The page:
Winners Announced in “Carolina Prize for Writing” Contest

FCAC Writers Guild logo
FCAC Writers Guild logo

By Kay Whatley, Editor

The entries for this year’s Carolina Prize for Writing showcase the quality of writing, and photography, in North Carolina. Judging is complete, and the winning short stories, poems, and photographs will be featured in the Franklin County Arts Council (FCAC) Writers’ Guild’s annual County Lines: A Literary Journal.

Poetry contest:

  • “Coyote on Wisconsin Highway 63” by Mark MacAllister takes 1st place and receives $100 and a copy of the journal.
  • Honorable Mention: “Colored” by Cindy Brookshire
  • Honorable Mention: “Good Bones” by Kathy Ewers Bundy
  • Honorable Mention: “Listen” by Sylvia Freeman
  • Honorable Mention: “Sandy Point Beach” by Donna Campbell Smith
  • Honorable Mention: “61 Trees” by Mark MacAllister

Prose contest:

  • “Walk With Me in Bennington” by Wendy Harder takes 1st place, receives $100 and a copy of the journal.
  • Honorable Mention:  “The Stars Taste of Cardamom” by Cassandra Chambers Wagner
  • Honorable Mention: “How to Smile” by Kim Beall
  • Honorable Mention: “Her Best Friend Marcus” by Derek Odom
  • Honorable Mention: “Sheet Cake” by Cindy Brookshire

Cover art contest:

  • “Fence Lines” by Patricia Joynes takes 1st place, receives $25 and a copy of the journal.
  • Honorable Mention: Tammy Winkel will have two photographs included in the journal.

Contest entries faced expert judges following a guidelines confirmation check by an internal team at FCAC Writers’ Guild. This year’s Carolina Prize for Writing contest drew over 100 entries total, with submissions received from across North Carolina, California, Virginia, and Guam.

The County Lines: A Literary Journal 2021 issue will go on sale in December 2020 and be available in paperback format via Amazon.com. Proceeds from journal sales support FCAC and Writers’ Guild local arts activities.

 

Contest Judges

Poetry:  Alice Osborn’s past educational and work experience is unusually varied, and it now feeds her work as a singer-songwriter, historian, book editor, and poet. In the past 15 years, Alice has taught thousands of aspiring authors of fiction, poetry, memoir, and song of nearly all ages from 9 to 90 both around the corner and across continents. Searching for Paradise is her most recent CD featuring crowd-pleasing originals about history, heroes, and hope, while Heroes without Capes is her most recent collection of poetry. A Pushcart Prize nominee, her previous poetry collections are After the Steaming Stops and Unfinished Projects. Alice is the recipient of a United Arts Council of Raleigh and Wake County 2019 Professional Development Grant; she’s a Let’s Talk About It Scholar for the NC Humanities Council, the President of the NC Songwriters’ Co-op, and has served for seven years on the NC Writers’ Network’s Board of Trustees. She’s currently working on a novel and CD about the ill-fated Donner Party of 1846-1847. When she’s not writing or performing, Alice loves to jam with fellow bluegrass musicians on fiddle, mandolin, and banjo. She lives in Raleigh, North Carolina, with her husband, two children, and five birds all named after musicians. Visit Alice’s website and blog at www.aliceosborn.com and check out her music at www.reverbnation.com/aliceosborn.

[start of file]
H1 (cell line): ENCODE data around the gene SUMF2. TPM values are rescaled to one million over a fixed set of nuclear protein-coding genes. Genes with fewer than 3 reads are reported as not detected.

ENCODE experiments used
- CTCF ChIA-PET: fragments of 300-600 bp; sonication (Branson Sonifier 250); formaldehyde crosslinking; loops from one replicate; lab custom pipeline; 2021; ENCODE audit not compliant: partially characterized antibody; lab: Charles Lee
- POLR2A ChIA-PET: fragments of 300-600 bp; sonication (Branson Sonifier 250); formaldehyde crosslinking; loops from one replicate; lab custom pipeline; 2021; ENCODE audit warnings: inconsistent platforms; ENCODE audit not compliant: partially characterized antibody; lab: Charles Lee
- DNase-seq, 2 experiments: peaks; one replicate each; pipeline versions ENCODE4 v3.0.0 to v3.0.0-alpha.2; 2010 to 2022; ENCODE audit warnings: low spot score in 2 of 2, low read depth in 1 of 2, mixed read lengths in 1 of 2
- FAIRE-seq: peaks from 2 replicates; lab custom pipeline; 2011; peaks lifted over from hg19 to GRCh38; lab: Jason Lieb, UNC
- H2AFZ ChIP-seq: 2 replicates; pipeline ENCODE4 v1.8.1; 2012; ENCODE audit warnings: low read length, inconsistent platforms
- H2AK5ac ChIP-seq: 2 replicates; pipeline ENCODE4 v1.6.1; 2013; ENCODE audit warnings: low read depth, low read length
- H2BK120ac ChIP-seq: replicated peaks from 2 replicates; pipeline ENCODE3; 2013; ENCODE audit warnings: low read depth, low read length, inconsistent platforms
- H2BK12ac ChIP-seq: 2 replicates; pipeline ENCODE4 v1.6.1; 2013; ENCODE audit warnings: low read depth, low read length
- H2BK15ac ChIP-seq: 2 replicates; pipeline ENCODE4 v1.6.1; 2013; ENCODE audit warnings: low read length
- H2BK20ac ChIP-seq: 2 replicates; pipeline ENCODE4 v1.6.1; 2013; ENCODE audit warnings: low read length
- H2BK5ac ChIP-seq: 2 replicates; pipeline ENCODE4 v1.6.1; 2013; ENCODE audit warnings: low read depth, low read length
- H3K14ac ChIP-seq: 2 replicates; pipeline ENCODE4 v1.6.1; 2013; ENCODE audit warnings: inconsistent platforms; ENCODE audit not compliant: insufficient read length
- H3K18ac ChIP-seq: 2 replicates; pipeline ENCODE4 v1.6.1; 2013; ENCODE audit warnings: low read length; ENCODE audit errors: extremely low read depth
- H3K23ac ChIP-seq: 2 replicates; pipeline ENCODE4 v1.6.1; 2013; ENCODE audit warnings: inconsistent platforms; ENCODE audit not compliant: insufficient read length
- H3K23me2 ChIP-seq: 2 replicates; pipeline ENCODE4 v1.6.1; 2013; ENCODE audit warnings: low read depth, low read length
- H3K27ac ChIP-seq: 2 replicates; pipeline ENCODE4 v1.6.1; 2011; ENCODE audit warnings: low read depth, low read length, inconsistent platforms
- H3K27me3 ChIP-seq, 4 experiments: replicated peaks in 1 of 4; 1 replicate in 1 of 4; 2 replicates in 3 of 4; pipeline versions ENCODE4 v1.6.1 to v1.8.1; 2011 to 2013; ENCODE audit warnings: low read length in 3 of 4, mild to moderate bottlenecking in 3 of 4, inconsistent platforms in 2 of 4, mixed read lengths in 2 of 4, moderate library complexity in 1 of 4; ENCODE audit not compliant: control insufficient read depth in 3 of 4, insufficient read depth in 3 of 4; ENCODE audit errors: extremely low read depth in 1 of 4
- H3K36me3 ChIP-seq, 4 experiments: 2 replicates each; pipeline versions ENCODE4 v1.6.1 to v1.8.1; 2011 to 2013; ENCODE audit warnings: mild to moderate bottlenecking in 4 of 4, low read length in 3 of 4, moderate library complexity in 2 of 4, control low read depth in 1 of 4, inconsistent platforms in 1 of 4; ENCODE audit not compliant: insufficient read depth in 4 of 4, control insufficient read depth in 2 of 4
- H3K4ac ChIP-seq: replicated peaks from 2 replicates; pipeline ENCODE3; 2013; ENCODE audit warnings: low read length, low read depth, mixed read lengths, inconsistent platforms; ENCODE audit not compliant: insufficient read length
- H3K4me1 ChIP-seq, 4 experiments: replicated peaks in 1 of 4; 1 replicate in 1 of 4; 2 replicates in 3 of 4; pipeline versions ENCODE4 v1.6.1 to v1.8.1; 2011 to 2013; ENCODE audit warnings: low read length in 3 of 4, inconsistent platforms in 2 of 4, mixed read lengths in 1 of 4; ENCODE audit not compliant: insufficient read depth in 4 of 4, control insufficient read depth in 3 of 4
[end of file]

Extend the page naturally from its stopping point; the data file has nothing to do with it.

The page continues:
Regarding the winning poem, the judge said, “The winning poem, Coyote on Wisconsin Highway 63, is a marvelous lyrical and narrative piece that successfully weaves longing and connection with domesticity and nature. This poem is anchored in the real world as the speaker slows down to let a coyote cross a rural road; the coyote and the speaker both gaze at an empty house, a house that used to hold happy memories: ‘but she would have said your many names in a low voice / smoothed your nervous eyebrows.’ The speaker and the coyote become one being, ‘what you’ve missed gathers around you like a small fog,’ then part. This poem does what a poem is supposed to do: make the reader experience a new perspective while offering a simple truth about love and loss.”

Prose:  Jenny Luper, who writes under the pen name Ware Wilkins, has been writing since 2013 and has published over fifteen novels, 10 novellas, and a smattering of short stories during that time under various pen names and in a multitude of genres. When she isn’t writing, she can be found teaching, failing at gardening, and reading. A native of Wake Forest, NC, she’s the author of the Sadie Salt Series and lover of kittens, coffee, and Klingons. Follow this author on Instagram.

Regarding the winning prose, the judge said, “I chose it because of the imagery, the consistent POV, and the evocative prose. It was concise and well edited.”

Cover Art: Award winning photographer, Pamela Andrejev, has been a visual artist for over twenty years. A Realtor with REALTY WORLD Triangle Living and owner of Andrejev Galleries, she divides her time whenever possible to photograph historical architectural buildings and memorable details of city environs. She has exhibited in Oklahoma, her home state, in North Carolina and Michigan.

Regarding the winning photograph, the judge said, “The photograph that I chose for the front cover illustrated a fantastic composition and is equally ideal for a book cover.”

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GAL 2019
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About Kay Whatley 2230 Articles
Kay Whatley serves as Editor and Reporter with The Grey Area News. Kay is a published author with over 20 years of experience in the publishing industry. Kay Whatley is wife to Frank Whatley, founder of The Grey Area™ newspaper and The Grey Area News online news website.